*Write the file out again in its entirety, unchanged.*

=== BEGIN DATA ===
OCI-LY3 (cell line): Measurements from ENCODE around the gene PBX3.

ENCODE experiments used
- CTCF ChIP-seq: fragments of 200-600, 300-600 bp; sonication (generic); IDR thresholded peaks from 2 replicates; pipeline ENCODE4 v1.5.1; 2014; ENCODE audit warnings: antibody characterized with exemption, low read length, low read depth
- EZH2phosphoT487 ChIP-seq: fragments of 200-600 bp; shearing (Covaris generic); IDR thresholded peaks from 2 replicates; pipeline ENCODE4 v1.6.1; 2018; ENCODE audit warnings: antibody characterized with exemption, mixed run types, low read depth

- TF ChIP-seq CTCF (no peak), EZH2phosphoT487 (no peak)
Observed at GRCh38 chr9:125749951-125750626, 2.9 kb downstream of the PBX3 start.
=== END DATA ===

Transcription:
OCI-LY3 (cell line): Measurements from ENCODE around the gene PBX3.

ENCODE experiments used
- CTCF ChIP-seq: fragments of 200-600, 300-600 bp; sonication (generic); IDR thresholded peaks from 2 replicates; pipeline ENCODE4 v1.5.1; 2014; ENCODE audit warnings: antibody characterized with exemption, low read length, low read depth
- EZH2phosphoT487 ChIP-seq: fragments of 200-600 bp; shearing (Covaris generic); IDR thresholded peaks from 2 replicates; pipeline ENCODE4 v1.6.1; 2018; ENCODE audit warnings: antibody characterized with exemption, mixed run types, low read depth

- TF ChIP-seq CTCF (no peak), EZH2phosphoT487 (no peak)
Observed at GRCh38 chr9:125749951-125750626, 2.9 kb downstream of the PBX3 start.